Tag: Supermarket

vegetarian replacement for eggs

Making Fake Eggs to Beat the Real Thing

Just as Sergey Brin bet on the success of in vitro meat, other tech entrepreneurs are betting that they can make vegetarian eggs that are more humane, healthy, sustainable, and affordable than the real thing. Hampton Creek Foods, based in San Francisco, has been hard at work inventing a better version of nature’s perfect pre-packaged food. Their pseudo-mayonnaise, for instance, went through 1,432 formulations – though it’s now indistinguishable from the real thing. Hampton Creek has bigger things on its mind than mere mayo:

“Over the next five years, Hampton Creek Foods… will first hawk its product to manufacturers of prepared foods like pasta, cookies, and dressings—the processed products that use about a third of all the eggs in the United States. Then it will aim directly for your omelet with an Egg Beaters-like packaged product. The goal, Tetrick explains, is to replace all factory-farmed eggs in the US market—more than 80 billion eggs, valued at $213.7 billion.”

Read more about the quest for the perfect vegetarian egg at Mother Jones. Photo via Kaley Ann.

foraging in portland
Back to the Tribe

Hipster Hunter-Gatherers Ravage Portland

In a story that’s best taken with a grain of artisanal Himalayan sea salt, one Redditor claims that herds of sous-chefs in Portland, Oregon have been tearing up his property in their quest for wild edibles:

“It was fine when they were just harvesting pineapple weed and mallow from the alley and the parking strip, although it was admittedly a little off-putting. I’m also totally cool with them picking the crab apples because some of the branches are in the public right of way. But yesterday my neighbor called to let me know she had to help a sous chef who got stuck on top of my fence holding a baggie full of chicory leaves.”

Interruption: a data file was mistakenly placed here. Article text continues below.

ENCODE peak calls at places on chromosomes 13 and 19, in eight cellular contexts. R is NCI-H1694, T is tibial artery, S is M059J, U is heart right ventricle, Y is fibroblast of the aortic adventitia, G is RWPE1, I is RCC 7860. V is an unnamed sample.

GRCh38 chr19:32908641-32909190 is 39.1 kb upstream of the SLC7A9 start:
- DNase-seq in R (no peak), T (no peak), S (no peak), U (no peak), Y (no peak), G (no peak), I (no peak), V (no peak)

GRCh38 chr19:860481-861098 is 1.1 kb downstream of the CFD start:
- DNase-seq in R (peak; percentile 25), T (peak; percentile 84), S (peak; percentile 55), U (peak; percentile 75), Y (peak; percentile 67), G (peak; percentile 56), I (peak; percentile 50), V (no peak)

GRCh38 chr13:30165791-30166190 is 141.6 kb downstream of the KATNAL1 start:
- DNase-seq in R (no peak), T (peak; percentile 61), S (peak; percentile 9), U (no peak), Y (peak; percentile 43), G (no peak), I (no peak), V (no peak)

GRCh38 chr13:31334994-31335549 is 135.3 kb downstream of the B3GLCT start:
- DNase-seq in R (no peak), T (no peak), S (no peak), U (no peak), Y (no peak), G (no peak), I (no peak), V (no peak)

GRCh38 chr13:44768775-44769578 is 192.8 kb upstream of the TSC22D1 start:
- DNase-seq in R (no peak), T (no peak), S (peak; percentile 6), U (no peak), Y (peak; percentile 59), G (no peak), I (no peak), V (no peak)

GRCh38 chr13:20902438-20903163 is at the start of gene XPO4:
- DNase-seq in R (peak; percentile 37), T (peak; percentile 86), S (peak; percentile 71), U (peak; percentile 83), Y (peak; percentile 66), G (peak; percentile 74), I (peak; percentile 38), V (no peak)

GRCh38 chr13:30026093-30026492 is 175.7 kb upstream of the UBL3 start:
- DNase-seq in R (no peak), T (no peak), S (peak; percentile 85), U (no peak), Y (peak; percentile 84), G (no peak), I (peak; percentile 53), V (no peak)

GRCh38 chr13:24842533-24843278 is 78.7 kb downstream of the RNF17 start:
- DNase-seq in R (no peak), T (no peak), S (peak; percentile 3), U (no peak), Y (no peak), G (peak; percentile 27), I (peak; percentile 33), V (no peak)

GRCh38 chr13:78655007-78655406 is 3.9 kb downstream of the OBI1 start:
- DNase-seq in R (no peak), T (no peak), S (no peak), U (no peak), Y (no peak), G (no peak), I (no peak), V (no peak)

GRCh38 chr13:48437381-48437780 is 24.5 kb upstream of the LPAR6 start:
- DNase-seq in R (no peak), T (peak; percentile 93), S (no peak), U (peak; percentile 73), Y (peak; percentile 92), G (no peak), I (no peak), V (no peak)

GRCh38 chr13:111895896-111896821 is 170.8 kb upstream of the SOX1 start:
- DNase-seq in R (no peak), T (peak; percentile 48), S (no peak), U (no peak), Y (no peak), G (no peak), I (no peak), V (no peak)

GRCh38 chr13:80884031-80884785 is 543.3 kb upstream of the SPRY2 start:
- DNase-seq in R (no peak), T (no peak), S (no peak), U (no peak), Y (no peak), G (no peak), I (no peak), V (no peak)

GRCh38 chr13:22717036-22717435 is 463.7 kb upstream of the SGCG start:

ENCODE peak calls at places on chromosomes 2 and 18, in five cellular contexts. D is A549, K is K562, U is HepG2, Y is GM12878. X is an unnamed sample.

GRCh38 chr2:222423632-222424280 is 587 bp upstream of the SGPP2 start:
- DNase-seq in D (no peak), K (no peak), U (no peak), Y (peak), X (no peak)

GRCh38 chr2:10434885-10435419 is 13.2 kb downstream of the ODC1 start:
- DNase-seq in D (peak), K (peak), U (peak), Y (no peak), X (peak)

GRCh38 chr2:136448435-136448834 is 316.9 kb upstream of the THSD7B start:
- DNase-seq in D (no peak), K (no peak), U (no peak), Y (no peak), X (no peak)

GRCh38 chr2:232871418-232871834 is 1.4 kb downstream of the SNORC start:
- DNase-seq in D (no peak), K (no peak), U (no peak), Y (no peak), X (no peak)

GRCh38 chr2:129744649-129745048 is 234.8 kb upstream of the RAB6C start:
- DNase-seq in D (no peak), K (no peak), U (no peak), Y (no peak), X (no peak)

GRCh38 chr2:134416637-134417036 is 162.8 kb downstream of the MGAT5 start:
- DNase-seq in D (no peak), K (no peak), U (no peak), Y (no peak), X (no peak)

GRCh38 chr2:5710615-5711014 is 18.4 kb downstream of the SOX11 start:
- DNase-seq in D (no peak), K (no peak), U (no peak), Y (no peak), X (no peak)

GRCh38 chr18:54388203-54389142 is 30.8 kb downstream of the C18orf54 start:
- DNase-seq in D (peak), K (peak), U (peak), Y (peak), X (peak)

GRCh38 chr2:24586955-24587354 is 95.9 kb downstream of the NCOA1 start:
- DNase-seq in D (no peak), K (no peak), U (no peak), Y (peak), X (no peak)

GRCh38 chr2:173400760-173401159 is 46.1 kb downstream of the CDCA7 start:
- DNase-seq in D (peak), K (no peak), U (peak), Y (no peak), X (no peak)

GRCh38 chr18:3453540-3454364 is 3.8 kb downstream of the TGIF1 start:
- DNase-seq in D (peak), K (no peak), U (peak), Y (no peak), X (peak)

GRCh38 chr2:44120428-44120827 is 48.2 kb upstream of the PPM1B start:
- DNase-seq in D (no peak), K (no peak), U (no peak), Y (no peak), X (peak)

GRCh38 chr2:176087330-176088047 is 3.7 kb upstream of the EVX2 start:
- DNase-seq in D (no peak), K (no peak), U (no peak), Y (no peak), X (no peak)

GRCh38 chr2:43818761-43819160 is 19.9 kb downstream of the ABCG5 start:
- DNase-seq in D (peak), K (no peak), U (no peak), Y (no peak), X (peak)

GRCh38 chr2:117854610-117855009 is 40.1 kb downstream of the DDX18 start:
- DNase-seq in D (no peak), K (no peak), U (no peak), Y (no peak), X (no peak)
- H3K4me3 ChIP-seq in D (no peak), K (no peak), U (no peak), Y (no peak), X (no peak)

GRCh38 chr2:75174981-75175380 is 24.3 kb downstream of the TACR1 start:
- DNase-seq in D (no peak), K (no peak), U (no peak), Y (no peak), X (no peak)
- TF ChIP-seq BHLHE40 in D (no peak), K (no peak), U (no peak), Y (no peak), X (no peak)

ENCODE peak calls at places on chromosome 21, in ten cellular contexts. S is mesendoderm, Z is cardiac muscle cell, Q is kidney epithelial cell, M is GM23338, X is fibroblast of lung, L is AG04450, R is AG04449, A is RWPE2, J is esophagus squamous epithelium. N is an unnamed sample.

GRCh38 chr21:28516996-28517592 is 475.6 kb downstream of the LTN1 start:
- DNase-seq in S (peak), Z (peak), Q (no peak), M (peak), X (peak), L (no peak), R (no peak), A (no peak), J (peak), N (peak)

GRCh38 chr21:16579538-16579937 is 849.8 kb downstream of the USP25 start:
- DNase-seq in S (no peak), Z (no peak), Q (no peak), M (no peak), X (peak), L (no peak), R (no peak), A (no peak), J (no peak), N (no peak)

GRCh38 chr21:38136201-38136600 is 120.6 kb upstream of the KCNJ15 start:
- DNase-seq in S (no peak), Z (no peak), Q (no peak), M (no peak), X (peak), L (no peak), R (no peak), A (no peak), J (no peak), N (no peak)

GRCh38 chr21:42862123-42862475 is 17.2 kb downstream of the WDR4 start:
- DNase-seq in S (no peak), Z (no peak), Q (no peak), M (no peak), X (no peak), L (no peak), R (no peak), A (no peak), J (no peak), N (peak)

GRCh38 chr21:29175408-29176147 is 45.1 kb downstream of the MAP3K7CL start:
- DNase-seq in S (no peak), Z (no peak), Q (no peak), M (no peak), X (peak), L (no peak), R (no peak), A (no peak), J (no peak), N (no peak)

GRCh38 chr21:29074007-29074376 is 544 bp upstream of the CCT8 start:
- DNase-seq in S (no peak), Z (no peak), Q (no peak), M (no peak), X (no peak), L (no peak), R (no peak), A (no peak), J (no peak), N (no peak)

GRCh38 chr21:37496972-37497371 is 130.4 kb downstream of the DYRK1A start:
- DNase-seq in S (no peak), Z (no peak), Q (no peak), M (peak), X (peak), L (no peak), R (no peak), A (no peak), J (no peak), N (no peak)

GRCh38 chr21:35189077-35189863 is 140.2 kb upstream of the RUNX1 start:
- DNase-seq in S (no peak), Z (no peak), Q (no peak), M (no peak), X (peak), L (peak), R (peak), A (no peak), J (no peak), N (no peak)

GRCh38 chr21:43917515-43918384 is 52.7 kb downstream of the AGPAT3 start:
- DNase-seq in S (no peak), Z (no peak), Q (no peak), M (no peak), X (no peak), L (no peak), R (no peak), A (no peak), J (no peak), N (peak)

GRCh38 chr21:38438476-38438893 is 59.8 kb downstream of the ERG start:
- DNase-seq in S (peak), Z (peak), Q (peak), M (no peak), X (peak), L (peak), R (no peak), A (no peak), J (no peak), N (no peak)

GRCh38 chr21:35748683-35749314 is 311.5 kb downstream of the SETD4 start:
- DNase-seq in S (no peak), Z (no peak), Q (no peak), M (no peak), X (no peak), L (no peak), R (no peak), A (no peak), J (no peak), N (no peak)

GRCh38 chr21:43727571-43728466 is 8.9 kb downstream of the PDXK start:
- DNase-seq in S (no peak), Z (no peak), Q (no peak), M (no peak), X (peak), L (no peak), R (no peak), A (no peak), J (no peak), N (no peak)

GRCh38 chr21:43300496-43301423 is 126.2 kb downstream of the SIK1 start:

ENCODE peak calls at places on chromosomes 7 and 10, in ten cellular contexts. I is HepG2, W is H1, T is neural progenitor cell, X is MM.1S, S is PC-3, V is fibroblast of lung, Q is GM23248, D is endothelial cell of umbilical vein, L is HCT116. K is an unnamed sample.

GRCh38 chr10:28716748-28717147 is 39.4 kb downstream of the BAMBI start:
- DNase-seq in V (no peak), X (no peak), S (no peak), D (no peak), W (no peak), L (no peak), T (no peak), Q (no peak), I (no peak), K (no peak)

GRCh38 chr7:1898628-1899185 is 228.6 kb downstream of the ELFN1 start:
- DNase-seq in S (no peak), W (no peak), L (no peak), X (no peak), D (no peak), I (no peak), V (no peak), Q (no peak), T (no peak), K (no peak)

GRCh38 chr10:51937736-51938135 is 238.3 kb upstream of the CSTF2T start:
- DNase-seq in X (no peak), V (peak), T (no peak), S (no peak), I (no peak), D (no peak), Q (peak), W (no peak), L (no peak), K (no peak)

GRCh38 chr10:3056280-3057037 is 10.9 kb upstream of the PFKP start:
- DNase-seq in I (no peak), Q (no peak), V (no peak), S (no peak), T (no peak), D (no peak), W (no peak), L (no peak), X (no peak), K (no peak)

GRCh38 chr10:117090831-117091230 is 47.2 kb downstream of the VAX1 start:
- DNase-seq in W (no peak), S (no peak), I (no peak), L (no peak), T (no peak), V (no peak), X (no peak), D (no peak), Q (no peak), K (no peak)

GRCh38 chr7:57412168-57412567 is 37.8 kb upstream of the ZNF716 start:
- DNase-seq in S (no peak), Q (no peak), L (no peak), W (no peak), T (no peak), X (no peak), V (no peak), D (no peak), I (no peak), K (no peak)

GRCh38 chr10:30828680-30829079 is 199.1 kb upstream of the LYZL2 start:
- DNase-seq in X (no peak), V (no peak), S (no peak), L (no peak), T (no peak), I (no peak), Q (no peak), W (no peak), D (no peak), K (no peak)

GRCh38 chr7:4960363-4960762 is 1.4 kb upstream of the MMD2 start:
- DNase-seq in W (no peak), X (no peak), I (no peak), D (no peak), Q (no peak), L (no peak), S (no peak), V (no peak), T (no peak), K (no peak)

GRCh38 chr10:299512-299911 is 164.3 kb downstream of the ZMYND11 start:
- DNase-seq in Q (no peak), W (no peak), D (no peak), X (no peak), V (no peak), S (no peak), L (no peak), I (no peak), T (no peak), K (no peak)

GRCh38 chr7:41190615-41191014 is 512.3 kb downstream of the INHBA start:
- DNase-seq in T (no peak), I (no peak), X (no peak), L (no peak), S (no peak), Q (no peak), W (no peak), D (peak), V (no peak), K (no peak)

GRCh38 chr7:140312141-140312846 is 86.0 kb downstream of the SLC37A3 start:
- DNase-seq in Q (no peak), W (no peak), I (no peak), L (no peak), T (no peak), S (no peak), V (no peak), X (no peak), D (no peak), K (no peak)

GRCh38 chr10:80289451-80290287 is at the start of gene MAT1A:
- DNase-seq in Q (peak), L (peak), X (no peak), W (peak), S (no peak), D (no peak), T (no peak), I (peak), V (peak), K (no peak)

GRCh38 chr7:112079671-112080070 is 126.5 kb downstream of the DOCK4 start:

Replace the word ‘chef’ with ‘raccoon’ or ‘deer’ and, funnily enough, the story loses no coherence. Are locavores newest urban pest? Perhaps blasting mainstream music and sprinkling the property with processed foods will keep the chefs at bay.

Via Gawker. The full Reddit thread is available here. Image via Gastronomica.

Diagram of the steps in making in vitro meat
Food Technology

Grossed Out by Lab-Grown Meat? Here’s 7 Reasons Why You Shouldn’t Be

Many people find the idea of eating in vitro meat – animal muscle tissue grown in a lab – to be creepy, unnatural or downright disgusting. Maybe it’s the association with medical science, or maybe it’s the fact that a happy cow in a grassy meadow seems far more friendly that something scraped from a bioreactor. It turns out, however, that in vitro meat is a lot less unnatural than we think it is, and that “normal” food is far more bizarre than it seems. Here’s the top seven reasons why you shouldn’t be grossed out by lab-grown meat:

Read more

overabundance of lobsters global warming overfishing

Why Are Lobsters Thriving in Maine?